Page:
Coffee Notes, by Jay Spencer Seiler


How to use a French Press.
November 23, 2009, 9:06 pm
Filed under: Coffee | Tags: , , ,

I have a french press that I use to make coffee in the office. It brews a nice cup and many people find that it is preferable to other coffee brewing methods. I got this little instruction set from Albert T. on the Wake Up Vibes Coffee blog

French press is a one of the best ways to make coffee, it’s quick and relatively easy to use and makes beverage that has rich and full flavor that is often higher in quality than drip machine can produce. Also known as a press pot, coffee press, coffee plunger or cafetiere, it is a device that most often has glass carafe, filter plate and a plunger attached to the lid. There are variations to this, but we’ll get to that later.

How to use the French press?

* For a French press use coarsely-ground coffee, it won’t be caught in the filter. If the beans are too finely ground, some of it may not be caught by the filter and will end up in your cup. Also, it can block the filter, so it’s hard to press the plunger down. It’s suggested to use burr grinder for grinding the beans, because it creates equal sized boulders. Blade grinders tend to create dust and boulders are varying in size, so the taste of coffee suffers.

* Lift off the plunger and add coffee grounds to the carafe. In average you can use about one rounded tablespoon per 6 oz. of water.

* Pour in the water. It should be little bit below the boiling temperature. Pour it slowly and evenly, so the water can mix with the grounds. Don’t overfill the press, the water level should be below the edge so it won’t overflow when you insert filter. You have to be careful with this, since the water is very hot.

* Stir with the wooden spoon or chopsticks. Don’t use metal spoon to avoid damaging or breaking the glass.

* Put the top on and don’t press down yet, leave the filter up.

* Let it steep for about 3-4 four minutes. Generally the steeping time is smaller for small presses and longer for bigger presses.

* Now, press the plunger down. Do it slowly and with equal pressure. If you press too fast the water might splash out and burn you.

* Pour the coffee into the cup.

French press coffee is meant for using right after it’s ready. Don’t let it sit out, because the coffee will cool down and the taste will also be affected.

As for the amount of coffee grounds and steeping time you can and should do some experimenting yourself, so you can find the best options to suite your taste.

How to choose a French press?

First of all – capacity. There are various sizes available starting with single serve and going up to 12 cups (maybe there are even bigger ones, but I haven’t come across them yet). So, if you are using it mainly for your personal use the small press will be enough, if you’re using it for making coffee for several people go for a bigger size and for gatherings/parties a 12-cup version is often a good choice.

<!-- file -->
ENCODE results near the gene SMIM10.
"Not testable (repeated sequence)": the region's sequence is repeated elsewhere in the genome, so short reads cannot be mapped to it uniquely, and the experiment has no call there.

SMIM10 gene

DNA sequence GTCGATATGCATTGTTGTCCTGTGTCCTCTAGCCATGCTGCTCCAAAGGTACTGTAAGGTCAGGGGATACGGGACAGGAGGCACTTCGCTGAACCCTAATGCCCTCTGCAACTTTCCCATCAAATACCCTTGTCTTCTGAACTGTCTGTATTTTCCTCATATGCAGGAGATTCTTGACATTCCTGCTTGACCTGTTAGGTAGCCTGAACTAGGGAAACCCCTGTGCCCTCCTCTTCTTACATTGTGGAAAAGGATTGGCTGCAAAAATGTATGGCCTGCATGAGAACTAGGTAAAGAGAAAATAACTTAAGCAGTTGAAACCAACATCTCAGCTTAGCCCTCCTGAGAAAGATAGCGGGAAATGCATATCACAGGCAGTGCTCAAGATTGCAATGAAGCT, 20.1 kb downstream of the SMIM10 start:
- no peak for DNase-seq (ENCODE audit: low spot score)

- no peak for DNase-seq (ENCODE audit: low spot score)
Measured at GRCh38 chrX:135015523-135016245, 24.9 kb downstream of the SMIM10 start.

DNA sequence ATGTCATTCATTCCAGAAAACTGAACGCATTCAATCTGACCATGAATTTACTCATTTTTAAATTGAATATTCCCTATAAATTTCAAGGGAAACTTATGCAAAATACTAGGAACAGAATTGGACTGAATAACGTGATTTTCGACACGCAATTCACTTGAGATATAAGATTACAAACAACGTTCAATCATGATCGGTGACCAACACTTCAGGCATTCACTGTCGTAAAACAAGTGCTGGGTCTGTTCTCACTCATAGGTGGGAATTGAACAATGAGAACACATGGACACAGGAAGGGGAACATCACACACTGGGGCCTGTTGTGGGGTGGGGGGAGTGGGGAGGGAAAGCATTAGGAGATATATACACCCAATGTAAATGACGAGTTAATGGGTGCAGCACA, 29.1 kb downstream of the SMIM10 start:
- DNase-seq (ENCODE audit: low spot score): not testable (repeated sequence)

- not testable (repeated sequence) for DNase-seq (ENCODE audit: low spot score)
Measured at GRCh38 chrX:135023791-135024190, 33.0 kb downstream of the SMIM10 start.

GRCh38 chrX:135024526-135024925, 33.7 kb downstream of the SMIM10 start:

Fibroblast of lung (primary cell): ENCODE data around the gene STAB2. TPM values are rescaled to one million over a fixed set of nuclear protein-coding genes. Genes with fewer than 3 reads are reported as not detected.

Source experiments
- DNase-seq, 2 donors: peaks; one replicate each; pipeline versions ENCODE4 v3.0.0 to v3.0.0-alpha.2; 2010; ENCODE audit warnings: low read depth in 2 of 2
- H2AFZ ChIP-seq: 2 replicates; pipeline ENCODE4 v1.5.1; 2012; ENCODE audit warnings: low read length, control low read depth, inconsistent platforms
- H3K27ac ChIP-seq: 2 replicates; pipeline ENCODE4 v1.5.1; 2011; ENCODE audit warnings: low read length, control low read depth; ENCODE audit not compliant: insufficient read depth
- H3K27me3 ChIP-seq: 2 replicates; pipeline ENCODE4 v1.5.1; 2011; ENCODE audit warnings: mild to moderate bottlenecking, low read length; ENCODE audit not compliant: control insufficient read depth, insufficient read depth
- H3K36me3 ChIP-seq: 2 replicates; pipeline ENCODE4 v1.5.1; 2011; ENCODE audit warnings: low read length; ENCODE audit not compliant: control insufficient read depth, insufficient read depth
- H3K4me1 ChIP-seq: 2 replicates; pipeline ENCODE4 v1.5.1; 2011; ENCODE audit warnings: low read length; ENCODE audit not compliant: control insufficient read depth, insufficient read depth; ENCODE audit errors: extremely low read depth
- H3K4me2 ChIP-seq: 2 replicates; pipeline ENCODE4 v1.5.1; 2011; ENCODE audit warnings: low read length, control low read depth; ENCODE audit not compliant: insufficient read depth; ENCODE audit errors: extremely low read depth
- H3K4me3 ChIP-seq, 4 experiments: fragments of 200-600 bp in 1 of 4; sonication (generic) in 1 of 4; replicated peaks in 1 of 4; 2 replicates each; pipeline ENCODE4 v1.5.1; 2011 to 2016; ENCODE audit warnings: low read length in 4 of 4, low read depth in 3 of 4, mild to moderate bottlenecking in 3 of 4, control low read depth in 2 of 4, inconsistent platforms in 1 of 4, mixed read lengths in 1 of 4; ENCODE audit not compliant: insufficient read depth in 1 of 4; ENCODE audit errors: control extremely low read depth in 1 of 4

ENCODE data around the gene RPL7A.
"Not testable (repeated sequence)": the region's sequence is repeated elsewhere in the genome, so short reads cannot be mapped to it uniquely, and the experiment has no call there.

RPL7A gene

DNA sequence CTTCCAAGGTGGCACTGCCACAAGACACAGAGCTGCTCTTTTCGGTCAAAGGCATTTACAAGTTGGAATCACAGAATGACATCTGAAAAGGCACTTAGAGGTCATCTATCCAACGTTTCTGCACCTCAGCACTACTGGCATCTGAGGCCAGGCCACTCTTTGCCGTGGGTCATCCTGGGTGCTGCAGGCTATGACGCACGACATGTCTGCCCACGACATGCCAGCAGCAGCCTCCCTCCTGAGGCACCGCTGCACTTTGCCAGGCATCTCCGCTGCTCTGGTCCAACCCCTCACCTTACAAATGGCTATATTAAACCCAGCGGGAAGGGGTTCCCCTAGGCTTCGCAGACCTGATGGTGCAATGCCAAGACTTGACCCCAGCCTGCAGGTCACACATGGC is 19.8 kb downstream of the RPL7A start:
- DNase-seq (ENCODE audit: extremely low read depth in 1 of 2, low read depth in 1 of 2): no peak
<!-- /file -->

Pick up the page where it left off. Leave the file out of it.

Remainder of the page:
Stronger glass version is recommended as it doesn’t break so easily. Also I suggest to get one where you can change the glass carafe, so if you happen break it, you can replace it and don’t have to buy whole new press. If you want to take your press along with you on travel pick the one with plastic body or get the travel mug version of a French press which is also available.

There are also French presses that are insulated or have double walled glass so they can keep the coffee warm for a couple hours. This is an option to go for if you need to keep coffee warm for longer time, since the coffee in regular French press cools down rather soon.

Jay here:
A word of warning and an interesting story to boot. If you are using the french press in the office as I do you are probably boiling your water right in the glass carafe using the microwave. This is all well and good BUT make sure that the water boils to the point where the surface tension of the water is broken. I once brought the water to an “almost” boil and when I reached in to grab the carafe it literally exploded in a blast of boiling water. It scalded my arm quite badly. This does happen, see here and here Better yet of course use a teapot or different container to boil your water. Now back to your regularly scheduled program.

Some examples of French presses:

Bodum Chambord Coffee Press

This is pretty classic French press in 3-cup size (4, 8 and 12 cup versions are also available). It has replaceable glass carafe and chrome-plated brass frame.

Bodum Columbia Thermal 48-Ounce Stainless-Steel Coffee Press

This is stainless steel French press with insulation that holds 12 cups of coffee and keeps it warm for up to two hours.

BonJour 8 Cup Rhone Ribbed French Press, Double Wall Glass

This French press has double walled glass, so it also keeps coffee hot longer and is more resistant to the shock and breakage.

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